Scaling Up the Bus Rapid Transit System (BRTs)

Making sustainable transport the way to go in Indian cities

The successful implementation of a bus rapid transit BRT system is crucially dependent on marketing that sets the system apart from the traditional urban bus service. Photo by EMBARQ/Flickr

The successful implementation of a bus rapid transit BRT system is crucially dependent on marketing that sets the system apart from the traditional urban bus service. Photo by EMBARQ/Flickr

Like many cities around the world, Indian cities are experiencing urbanisation, motorisation, and increasing congestion. Coupled with declining public transport use and infrastructure expenditures that promote a car culture by building roads and flyovers (overpasses), Indian cities are losing out on the standard of living that residents deserve. The next decade requires focus on precise and system-wide improvements. The call of the hour is to introduce operational, infrastructural, technological, marketing, and financing innovations to double the mode share of public buses in the next decade. For Indian cities to be livable, city bus and bus rapid transit (BRT) systems must become an integral part of urban development. 

BRT aims to combine the capacity and speed of a light rail or metro system with the flexibility, cost and simplicity of a bus system. A BRT system will have most of these elements: bus way alignment, off-board fare collection, intersection treatment, platform-level boarding, high frequency all day service, high capacity vehicles, quality stations, a prominent brand or identity, safety and reliability.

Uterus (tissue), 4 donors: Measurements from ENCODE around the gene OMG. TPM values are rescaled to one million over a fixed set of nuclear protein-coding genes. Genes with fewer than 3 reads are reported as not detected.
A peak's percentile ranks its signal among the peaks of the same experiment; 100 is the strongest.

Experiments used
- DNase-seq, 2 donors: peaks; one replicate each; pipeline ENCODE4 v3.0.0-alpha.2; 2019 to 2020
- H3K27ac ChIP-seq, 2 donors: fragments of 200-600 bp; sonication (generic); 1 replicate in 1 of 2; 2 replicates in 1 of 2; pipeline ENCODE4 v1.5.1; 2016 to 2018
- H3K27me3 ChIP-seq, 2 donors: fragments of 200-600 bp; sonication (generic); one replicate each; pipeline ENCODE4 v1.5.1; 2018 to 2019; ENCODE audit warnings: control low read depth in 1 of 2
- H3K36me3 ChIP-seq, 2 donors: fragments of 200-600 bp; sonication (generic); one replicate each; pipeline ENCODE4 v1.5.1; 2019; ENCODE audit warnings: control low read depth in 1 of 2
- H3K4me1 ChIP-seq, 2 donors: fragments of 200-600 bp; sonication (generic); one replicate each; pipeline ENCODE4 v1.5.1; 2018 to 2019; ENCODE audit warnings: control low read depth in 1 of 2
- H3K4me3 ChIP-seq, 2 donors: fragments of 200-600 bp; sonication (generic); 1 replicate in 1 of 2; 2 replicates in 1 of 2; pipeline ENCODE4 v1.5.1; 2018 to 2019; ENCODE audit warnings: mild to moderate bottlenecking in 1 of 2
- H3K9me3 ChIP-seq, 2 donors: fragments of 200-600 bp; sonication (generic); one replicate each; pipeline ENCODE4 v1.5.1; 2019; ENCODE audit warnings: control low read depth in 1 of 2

Recognising the need for improved bus services, many Indian cities have transformed mobility through the implementation of innovative bus transit solutions in recent years. BRT systems have been introduced in cities like Vijaywada, Vishakhapatnam, Ahmedabad, Surat, Rajkot, Bhopal, Indore, Pune, Kolkata, Pimpri Chinchwad, Raipur, Hubli-Dharwad and Delhi. Cities in the developing world are in search of sustainable solutions to their accessibility and mobility related problems. Indian cities are discussing about the suitability of public transport system. More than 14 cities have adopted BRTS and 11 are at the planning stage. 

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